Public Safety Advocate: FirstNet Managed Services, FCC’s Location Blunder, 5G Czar?

With this being Thanksgiving week and many people taking time off from their work, this issue of the Advocate is being published early. Of course, some will work the holiday so the rest of us can enjoy the time with family and friends. We must not forget those in the Armed Forces, law enforcement, fire departments, and especially paramedics who are busier than normal during holidays. Please remember to thank these service people as you interact with them this Thanksgiving.

FirstNet as a Managed Service

Several months ago, I wrote about managed services, a trend that was gaining favor for Land Mobile Radio (LMR) systems and service, automobiles, and other high-dollar procurements. Rather than buying devices or a radio network outright, paying for it as a capital expense (CAPEX), and paying for system services using Operational Expense (OPEX) funds, a complete system can now be acquired as a service. Motorola Solutions has been the leader in this type of system selling and other LMR vendors have followed.

According to the Sierra Wireless press release, its AirLink® Managed Network Service with FirstNet® Connectivity service bundle equips public-safety agencies with AirLink Routers, 27/7/365 technical support, and more than twenty years of Internet of Things (IoT) security experience. With built-in FirstNet connectivity and a secure private network architecture, the service provides reliable connectivity public-service agencies can count on for mission-critical applications. Further, public-safety agencies can “enjoy an end-to-end solution right out of the box” without having to spend capital funds.

Having had a Sierra Wireless MG-90 dual-SIM mobile router in my own vehicle and full access to Airlink services for several years now, I can say from experience that the modem and service combination has performed flawlessly. I use this router and the associated cloud-based application to map out coverage differences between FirstNet and Verizon, and use the router to provide WiFi both in my vehicle and for a WiFi bubble around it. The Sierra Wireless offering with this router and all the accompanying services looks like a winner to me. (Just for the record, Sierra Wireless is not a client.)

Tango Tango

Sierra Wireless is not the only company offering FirstNet or an element of FirstNet as a managed service. Tango Tango provides Push-To-Talk (PTT) as a service. This service has been very successful and the company continues to add public-safety agencies and sell to smaller agencies around its client, adding to its client list. Not only is this growing the Tango Tango installed base, it is creating large areas where multiple agencies are able to communicate via FirstNet using PTT. Tango Tango’s methodology is creating larger and larger areas served by multiple agencies that are able to fully interoperate through PTT services over FirstNet.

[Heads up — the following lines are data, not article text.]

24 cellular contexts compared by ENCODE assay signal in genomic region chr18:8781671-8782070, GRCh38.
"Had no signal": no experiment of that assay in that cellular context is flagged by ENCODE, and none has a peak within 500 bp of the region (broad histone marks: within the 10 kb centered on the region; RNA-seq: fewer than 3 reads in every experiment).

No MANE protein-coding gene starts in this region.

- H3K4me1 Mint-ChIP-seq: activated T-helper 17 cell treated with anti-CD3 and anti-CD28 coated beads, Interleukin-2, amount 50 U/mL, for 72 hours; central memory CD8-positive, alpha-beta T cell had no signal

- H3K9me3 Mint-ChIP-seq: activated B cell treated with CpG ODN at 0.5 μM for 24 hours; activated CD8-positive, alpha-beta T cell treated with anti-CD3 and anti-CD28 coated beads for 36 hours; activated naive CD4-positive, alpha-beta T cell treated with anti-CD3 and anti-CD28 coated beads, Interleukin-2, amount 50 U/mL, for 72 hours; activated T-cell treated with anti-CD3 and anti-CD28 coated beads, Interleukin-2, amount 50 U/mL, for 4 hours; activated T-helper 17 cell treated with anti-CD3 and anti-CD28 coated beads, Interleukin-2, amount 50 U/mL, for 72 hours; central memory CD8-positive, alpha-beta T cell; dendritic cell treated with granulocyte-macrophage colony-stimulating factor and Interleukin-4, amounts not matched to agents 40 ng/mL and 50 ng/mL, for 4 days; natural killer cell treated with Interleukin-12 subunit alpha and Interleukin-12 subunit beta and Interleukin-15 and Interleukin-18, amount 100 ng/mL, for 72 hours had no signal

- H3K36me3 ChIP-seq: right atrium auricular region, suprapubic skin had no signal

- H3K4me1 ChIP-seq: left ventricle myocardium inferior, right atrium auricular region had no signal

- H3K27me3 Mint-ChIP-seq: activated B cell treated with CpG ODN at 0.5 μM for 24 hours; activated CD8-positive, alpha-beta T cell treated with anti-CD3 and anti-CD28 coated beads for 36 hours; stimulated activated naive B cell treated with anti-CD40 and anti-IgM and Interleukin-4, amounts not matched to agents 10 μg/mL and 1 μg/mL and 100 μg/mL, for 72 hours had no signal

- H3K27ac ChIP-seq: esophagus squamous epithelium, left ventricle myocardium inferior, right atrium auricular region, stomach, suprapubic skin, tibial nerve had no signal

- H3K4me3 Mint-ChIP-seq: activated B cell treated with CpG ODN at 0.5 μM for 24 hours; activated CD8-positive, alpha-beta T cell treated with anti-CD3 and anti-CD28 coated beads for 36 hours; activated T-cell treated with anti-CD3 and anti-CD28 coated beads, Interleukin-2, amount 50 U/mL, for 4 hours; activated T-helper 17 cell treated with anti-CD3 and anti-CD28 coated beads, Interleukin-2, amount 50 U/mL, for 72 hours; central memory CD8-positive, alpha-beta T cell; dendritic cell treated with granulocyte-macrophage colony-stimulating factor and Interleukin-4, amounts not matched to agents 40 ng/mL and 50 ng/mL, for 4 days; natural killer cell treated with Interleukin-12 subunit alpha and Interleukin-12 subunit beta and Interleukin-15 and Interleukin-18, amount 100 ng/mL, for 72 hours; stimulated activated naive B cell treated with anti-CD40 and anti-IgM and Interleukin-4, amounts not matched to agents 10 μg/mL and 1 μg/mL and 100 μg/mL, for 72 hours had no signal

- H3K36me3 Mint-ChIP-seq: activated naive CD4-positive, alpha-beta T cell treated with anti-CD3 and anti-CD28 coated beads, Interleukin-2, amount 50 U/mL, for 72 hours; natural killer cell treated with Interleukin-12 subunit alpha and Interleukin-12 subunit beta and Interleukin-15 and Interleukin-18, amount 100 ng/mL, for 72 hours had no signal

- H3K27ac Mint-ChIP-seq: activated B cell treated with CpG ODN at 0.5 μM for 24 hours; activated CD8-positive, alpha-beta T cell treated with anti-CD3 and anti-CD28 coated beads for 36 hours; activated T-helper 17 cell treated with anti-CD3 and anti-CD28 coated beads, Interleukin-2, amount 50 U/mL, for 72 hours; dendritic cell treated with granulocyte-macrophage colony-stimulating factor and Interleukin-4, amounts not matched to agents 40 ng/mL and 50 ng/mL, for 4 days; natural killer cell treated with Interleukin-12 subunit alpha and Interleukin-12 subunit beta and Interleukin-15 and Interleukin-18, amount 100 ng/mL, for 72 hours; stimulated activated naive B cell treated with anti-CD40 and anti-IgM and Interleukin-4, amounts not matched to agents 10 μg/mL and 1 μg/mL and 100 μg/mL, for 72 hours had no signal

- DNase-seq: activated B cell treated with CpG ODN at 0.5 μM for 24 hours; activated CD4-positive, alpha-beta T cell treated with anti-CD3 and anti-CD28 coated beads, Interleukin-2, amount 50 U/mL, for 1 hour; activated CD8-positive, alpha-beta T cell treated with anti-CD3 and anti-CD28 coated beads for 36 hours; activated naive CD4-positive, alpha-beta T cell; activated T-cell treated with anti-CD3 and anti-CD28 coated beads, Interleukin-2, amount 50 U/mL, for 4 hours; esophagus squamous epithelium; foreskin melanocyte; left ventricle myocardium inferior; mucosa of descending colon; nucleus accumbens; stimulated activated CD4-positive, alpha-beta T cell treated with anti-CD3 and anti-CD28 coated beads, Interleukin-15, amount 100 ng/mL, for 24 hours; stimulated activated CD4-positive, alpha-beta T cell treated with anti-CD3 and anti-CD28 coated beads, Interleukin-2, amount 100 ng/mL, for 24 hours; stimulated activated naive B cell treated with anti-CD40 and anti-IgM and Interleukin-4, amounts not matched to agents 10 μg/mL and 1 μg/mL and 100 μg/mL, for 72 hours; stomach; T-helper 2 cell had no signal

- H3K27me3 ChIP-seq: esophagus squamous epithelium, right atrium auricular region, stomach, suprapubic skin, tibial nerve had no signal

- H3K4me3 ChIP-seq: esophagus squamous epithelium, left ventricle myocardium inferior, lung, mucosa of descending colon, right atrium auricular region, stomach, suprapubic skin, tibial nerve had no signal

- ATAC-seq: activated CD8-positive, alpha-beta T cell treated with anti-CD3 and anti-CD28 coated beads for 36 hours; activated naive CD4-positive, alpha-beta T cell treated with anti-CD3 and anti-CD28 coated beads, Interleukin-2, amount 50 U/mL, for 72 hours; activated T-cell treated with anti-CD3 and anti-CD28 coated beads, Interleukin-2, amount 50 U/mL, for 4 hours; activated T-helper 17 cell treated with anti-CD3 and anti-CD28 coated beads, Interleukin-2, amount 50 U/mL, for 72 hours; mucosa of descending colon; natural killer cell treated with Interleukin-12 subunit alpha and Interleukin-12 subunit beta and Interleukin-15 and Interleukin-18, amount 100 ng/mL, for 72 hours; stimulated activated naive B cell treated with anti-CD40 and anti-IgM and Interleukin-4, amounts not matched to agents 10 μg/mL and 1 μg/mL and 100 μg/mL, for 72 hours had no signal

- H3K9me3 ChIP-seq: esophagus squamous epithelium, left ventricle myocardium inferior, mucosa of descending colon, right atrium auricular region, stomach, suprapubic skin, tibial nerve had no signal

This model of managed services works well for organizations with tight budgets, or that have better access to OPEX funds than CAPEX funds. Motorola’s offering for LMR radio systems includes, I am told, an end-of-life revitalization of network and user devices as part of the contract.

With another type of managed service, you can buy a vehicle today for a no-money-down monthly price that includes the vehicle, insurance, and maintenance. Some automobile companies offering this plan are extending the end-of-life, get-a-new vehicle option along with the deal.

FirstNet is growing fast, both in terms of coverage and the number of agencies that become a part FirstNet. Managed-service contracts can help speed the process for potential new FirstNet user agencies, and I expect other companies to follow in the footsteps of Sierra Wireless and Tango Tango. This new way to manage expenditures will benefit public-safety agencies with limited budgets.

Federal Government Mis-Steps

There are two items in the news I want to chime in on this week. The first concerns rules the Federal Communications Commission (FCC) adopted for 9-1-1 location accuracy. For a number of years, the public-safety community has been asking for better location accuracy both outdoors and, as important, in buildings. Over the past few years, we have seen a great deal of activity from potential vendors in this field. In the July 13, 2017 issue of the Advocate, I outlined the proposed goals of what was even then a watered-down set of requirements as stated by the FCC. At that time, the FCC’s goals were as follows:

 Horizontal location requirements